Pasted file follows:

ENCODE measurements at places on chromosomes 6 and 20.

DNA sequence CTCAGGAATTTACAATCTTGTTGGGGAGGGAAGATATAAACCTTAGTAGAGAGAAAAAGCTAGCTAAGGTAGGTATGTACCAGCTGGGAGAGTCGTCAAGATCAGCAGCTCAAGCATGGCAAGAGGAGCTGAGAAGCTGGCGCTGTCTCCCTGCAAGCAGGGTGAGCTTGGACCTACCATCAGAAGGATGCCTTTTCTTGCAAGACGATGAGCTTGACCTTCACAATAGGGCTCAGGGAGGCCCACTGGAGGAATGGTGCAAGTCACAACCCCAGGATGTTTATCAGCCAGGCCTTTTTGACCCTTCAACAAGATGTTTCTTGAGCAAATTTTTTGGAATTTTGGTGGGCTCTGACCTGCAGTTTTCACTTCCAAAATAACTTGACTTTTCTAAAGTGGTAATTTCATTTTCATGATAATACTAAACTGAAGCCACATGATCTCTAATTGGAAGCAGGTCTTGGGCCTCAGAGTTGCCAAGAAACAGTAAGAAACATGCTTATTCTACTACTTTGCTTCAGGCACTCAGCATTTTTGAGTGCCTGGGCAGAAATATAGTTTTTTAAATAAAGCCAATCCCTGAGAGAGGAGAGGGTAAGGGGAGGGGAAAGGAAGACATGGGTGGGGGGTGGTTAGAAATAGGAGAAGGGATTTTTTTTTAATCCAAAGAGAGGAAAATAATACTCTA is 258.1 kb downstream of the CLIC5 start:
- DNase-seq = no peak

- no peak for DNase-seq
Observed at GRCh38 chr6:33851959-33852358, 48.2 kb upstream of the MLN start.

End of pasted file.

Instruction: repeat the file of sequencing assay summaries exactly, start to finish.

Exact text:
ENCODE measurements at places on chromosomes 6 and 20.

DNA sequence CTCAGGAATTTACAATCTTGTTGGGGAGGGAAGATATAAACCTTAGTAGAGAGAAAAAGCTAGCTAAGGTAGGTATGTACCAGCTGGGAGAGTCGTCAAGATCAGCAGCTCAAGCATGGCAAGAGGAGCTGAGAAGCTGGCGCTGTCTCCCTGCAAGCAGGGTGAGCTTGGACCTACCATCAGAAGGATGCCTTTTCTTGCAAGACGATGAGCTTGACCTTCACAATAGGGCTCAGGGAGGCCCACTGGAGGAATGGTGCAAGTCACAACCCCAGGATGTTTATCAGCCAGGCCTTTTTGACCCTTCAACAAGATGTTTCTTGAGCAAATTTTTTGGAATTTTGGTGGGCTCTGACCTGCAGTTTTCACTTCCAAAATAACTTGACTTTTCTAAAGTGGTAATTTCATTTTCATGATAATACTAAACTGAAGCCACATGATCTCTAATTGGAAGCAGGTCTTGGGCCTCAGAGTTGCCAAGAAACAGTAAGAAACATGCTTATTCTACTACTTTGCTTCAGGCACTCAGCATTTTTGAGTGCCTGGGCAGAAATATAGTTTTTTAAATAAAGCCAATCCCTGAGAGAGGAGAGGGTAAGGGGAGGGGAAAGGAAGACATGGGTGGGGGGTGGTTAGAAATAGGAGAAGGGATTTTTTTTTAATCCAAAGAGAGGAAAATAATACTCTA is 258.1 kb downstream of the CLIC5 start:
- DNase-seq = no peak

- no peak for DNase-seq
Observed at GRCh38 chr6:33851959-33852358, 48.2 kb upstream of the MLN start.